While confession and memory are Harry's creative acts, Charlotte's destruction is an act of her own self-creation, for by Harry's Mithraic cut Love flows again, flooding the Waste Land with regenerating energies. She has not "saved the world" but she has made the world savable, for Love will live amid human sorrow fueled by a pledge not to do battle forever with the world but to be alive in it in the firm belief that, in some brighter period when the world should have grown ripe for it, the Love that consumes Harry might subsume us all. Faulkner is illustrating that, transcendent of the opposites of power and weakness in both his betrayed heroes, there lurks a terrifying strength that, when they work together, has the ability to crack open one's own ego and regenerate the desiccated insecurities inside. This terrible strength we can call Love, and it propels Faulkner's twin heroes outside and beyond the reach of the Waste Land order of submission to a parched system and the suicidal illogic of that dead system, (11) both redeemed by the compassionate recognition of one another's suffering.
This is Love, and, as Hawthorne did with Pearl, a characteristic Faulkner instills in Love's unassailable quality is its tendency continually to make manifest the imminence of social immolation when a society insists on separating its inseparable parts. Love will break such oppositioning, and herein lies the essential quality of Love's dual nature: it functions not only as the Grail but as the scarlet letter, too. The old doctor, who is himself a Dragon-Mother nurtured at the galled bosom of the imbalanced culture, hallucinates upon Love's sudden materialization there in his very presence, imagining he might be seeing a pagan demon come to torment him in his life of living death; "[love] doesn't die," Charlotte had warned Harry, "you're the one that dies. It's like the ocean: if you're no good, if you begin to make a bad smell in it, it just spews you up somewhere to die" (551), and she could have been speaking of the doctor's death-in-life as well as their own life-in-death. Illicit Love is its own blessing and its own retribution, both sovereign fairy and demon child, as Harry learns from Charlotte during his "apprenticeship to destitution." The price for social respectability is life without true Love (that is, Love regardless of social sanction) a kind of death worse than death because you have to avoid remembering every day you are actually dead. It is what life would have been had we remained in the Garden.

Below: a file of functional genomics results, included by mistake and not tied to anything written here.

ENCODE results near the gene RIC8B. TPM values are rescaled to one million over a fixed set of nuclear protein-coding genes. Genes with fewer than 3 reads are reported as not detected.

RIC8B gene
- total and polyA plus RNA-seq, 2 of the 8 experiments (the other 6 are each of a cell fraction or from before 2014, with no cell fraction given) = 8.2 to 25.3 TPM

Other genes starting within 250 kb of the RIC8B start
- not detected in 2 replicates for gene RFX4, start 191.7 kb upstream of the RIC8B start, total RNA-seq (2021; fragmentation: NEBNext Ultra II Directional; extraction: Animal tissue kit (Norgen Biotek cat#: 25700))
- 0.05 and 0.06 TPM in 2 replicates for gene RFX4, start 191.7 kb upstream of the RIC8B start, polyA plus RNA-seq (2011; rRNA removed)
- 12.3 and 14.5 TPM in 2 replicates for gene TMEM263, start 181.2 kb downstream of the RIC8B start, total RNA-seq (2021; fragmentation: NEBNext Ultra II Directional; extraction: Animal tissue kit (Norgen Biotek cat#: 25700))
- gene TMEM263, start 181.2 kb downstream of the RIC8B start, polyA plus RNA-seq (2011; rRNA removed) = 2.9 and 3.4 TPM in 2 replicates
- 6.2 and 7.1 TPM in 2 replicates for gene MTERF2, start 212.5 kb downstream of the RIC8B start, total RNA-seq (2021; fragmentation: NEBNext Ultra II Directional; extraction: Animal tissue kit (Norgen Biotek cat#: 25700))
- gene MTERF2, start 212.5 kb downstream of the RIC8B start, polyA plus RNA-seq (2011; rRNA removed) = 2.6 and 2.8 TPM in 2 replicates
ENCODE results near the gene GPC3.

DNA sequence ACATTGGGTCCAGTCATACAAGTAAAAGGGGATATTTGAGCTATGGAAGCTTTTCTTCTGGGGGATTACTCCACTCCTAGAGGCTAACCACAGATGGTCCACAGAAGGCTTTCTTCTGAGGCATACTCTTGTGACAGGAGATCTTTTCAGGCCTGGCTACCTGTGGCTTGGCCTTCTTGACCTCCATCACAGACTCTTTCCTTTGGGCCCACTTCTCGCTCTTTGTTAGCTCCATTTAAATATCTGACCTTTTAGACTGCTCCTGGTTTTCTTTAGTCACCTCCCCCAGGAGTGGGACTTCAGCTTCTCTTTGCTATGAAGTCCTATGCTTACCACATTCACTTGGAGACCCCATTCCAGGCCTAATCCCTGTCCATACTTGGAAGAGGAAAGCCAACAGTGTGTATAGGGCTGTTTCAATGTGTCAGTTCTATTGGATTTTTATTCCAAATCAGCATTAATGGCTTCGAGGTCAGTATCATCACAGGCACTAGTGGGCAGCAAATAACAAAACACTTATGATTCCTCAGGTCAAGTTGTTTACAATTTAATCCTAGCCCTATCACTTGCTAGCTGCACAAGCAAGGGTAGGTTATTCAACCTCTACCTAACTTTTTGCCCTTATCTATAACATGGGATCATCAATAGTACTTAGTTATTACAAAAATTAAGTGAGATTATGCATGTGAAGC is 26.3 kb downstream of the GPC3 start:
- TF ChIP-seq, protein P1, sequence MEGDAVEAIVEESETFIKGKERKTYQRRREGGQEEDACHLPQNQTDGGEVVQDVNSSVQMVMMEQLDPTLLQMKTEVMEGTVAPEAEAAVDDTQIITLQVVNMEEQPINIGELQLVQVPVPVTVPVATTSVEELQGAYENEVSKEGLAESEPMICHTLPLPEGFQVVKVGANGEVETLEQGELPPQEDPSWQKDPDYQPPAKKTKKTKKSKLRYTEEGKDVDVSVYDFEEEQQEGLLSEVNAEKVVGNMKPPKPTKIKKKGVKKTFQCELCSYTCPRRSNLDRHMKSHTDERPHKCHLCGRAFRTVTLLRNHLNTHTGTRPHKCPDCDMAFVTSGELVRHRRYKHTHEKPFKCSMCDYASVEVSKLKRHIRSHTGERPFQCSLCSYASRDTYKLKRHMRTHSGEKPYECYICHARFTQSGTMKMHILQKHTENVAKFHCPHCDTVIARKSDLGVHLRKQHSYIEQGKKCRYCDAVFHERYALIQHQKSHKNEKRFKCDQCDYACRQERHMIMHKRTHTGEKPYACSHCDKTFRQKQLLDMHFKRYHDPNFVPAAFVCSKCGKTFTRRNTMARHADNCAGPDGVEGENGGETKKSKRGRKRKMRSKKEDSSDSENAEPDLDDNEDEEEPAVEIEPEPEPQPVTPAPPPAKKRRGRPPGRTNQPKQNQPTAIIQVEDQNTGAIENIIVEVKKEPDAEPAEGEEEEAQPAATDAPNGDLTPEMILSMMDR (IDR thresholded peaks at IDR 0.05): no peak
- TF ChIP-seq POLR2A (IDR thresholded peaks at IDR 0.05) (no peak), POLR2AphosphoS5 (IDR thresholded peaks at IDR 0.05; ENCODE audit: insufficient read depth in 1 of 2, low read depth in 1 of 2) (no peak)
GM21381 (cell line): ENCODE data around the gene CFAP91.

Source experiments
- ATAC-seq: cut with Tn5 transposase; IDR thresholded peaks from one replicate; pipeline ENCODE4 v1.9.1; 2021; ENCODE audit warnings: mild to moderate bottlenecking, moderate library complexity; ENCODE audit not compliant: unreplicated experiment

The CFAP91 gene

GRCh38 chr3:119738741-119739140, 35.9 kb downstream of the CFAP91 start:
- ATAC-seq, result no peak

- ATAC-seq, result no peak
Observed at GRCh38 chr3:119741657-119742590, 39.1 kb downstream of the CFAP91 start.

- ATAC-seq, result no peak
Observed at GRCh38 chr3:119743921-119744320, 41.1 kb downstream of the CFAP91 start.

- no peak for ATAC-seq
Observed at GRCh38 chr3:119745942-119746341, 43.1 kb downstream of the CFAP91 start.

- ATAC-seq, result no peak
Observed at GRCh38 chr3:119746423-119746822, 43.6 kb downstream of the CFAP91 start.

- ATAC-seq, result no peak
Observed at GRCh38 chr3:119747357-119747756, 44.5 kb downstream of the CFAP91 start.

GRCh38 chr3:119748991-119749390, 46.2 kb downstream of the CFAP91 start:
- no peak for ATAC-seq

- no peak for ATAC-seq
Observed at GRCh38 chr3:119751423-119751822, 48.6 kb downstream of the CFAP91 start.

Love is the Grail and is neither the Apple nor not the Apple, and because Love transcends such oppositions when it comes it is both death and life being born and giving birth. (12) Until that time, just as Hawthorne ended The Scarlet Letter with questions about the viability of the ability of his words to change things, death is the coda at the end of Jerusalem. The ceaseless clashing of the wild, dry palms is the sound of agony the Waste Land makes: living-dead things vocalizing a deep root-thirstiness even as they languish on the edge of an ocean, even in the midst of rainstorms outside Harry Wilbourne's cell window. But Harry can now claim his name, his human birthright, having more right to it than his father. The other half of him, Charlotte, has died, and so the villainy of the imbalanced culture remains undaunted in its binary divisiveness; Faulkner in all honesty had to leave that un-ending as it appeared to him to exist in the world around him. But because it is an honest un-ending, a "splendid failure," rebirth only waits in the chrysalis, and Harry's acceptance of his grief (715) and his rejection of all forms of suicide (the same immolation Isaac McCaslin would repudiate as well) remains a faint but steady inside heart waiting to be born.